In a statement on Monday, the Union for International Cancer Control (UICC), the event's main organizer, said 1.5 million lives could be saved annually if health experts, researchers and advocates aggressively push for achievement of the World Health Organization's "25 by 25" goal: to reduce early deaths caused by non-communicable diseases by 25 percent by the year 2025.

Right now, cancer claims about 7.6 million lives worldwide every year; 4 million of those people die between the ages of 30 and 69. The latest data from Los Angeles County's Department of Public Health says in the county, there are about 35 lung cancer deaths, 21 breast cancer deaths, 3 cervical cancer deaths and 15 colorectal cancer deaths for every 100,000 people.

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A failed TB vaccine and teen pregnancy in NYC: In health news today

vaccine, shot

Scott Ableman/Flickr Creative Commons

A doctor administers a shot to a young girl. A new tuberculosis vaccine failed in its efficacy trial, with only a 17 percent effectiveness rate. It was the first trial of a TB vaccine since 1921.

The latest effort in the fight against tuberculosis has failed, reports the BBC. A new vaccine, known as MVA85A, underwent a major trial and was found to have an effectiveness rate of 17 percent – which is so low that it's not statistically significant. It was the first efficacy trial of a TB vaccine since 1921.

On Friday, the Obama Administration proposed rules that would allow religious organizations to hand off the responsibility of providing birth control to their employees under the Affordable Care Act. HealthDay says the proposed rules demonstrate how such organizations – like Catholic hospitals or universities – could offer their workers separate contraceptive coverage through a third party. Under the new rules, neither the people being insured nor the religious organization would carry the cost.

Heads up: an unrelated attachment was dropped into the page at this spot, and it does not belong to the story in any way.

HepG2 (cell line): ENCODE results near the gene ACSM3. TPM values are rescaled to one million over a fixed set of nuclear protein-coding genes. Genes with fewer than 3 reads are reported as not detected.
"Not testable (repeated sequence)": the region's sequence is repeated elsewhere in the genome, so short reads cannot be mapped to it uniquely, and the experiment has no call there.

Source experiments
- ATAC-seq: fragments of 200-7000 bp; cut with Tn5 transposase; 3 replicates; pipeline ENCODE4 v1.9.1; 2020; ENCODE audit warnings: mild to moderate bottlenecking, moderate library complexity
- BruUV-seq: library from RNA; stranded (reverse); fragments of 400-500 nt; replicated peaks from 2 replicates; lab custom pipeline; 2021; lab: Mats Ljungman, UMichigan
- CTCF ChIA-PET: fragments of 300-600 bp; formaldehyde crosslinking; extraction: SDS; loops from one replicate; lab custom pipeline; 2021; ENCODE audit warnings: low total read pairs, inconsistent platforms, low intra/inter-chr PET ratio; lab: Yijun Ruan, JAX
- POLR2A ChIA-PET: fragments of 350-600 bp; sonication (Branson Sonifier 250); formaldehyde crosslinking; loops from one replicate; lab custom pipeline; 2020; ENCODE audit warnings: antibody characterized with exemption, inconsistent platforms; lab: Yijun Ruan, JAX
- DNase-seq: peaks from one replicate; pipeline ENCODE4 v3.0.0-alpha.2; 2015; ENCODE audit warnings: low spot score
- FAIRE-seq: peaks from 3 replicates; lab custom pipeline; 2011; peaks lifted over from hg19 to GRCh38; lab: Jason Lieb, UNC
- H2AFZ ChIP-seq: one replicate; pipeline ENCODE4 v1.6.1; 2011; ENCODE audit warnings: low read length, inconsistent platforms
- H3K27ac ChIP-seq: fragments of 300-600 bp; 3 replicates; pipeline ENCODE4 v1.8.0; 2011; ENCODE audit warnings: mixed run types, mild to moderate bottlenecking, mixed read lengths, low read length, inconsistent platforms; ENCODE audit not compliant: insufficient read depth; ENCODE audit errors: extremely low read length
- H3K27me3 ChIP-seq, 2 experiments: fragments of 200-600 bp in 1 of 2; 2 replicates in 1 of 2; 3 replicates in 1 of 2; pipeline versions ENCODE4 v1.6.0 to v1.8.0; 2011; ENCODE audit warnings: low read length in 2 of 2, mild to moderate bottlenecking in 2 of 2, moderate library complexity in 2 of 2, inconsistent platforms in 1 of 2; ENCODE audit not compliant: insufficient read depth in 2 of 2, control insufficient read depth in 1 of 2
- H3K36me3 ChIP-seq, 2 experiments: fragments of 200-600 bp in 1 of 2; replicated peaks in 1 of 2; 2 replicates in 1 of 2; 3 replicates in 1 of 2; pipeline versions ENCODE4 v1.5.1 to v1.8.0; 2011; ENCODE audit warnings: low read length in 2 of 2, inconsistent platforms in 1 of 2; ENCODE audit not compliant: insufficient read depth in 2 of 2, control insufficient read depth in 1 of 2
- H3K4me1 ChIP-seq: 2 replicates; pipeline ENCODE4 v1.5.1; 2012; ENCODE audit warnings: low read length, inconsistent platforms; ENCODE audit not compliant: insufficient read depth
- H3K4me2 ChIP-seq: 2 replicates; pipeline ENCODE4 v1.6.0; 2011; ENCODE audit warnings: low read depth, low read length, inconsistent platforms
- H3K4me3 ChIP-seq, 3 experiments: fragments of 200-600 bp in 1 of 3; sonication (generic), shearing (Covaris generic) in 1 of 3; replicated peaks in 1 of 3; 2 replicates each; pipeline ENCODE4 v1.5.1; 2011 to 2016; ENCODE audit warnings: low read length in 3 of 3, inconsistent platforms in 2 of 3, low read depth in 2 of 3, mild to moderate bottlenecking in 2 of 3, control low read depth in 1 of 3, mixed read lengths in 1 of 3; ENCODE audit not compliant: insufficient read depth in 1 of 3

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Doctor, patients: Rheumatoid arthritis is far more than joint pain

Richard Rudisill/iStockphoto.com

Rheumatoid arthritis is an autoimmune disease that can cause painful inflammation in the joints. Because it is carried through the bloodstream, though, it can affect many other parts of the body, including vital organs.

Rheumatoid arthritis is a condition that debilitates but doesn't destroy – it hammers away with constant pain, but not so it's apparent to others.

That's why if you ask Kelly Young about rheumatoid arthritis (R.A.), she's quick to de-emphasize the "arthritis" part.

"Arthritis is one of the symptoms, but it's not the only symptom," she said. "It's a systemic disease."

Young founded the Rheumatoid Patient Foundation, the non-profit behind the first Rheumatoid Awareness Day, which took place on Saturday. The hope is to get people who are feeling R.A. symptoms to see a doctor now – and to get people with money to give some of it to R.A. research.

"The levels of research funding, federally, in the United States for this disease are much lower per patient than they are for comparable diseases," said Young.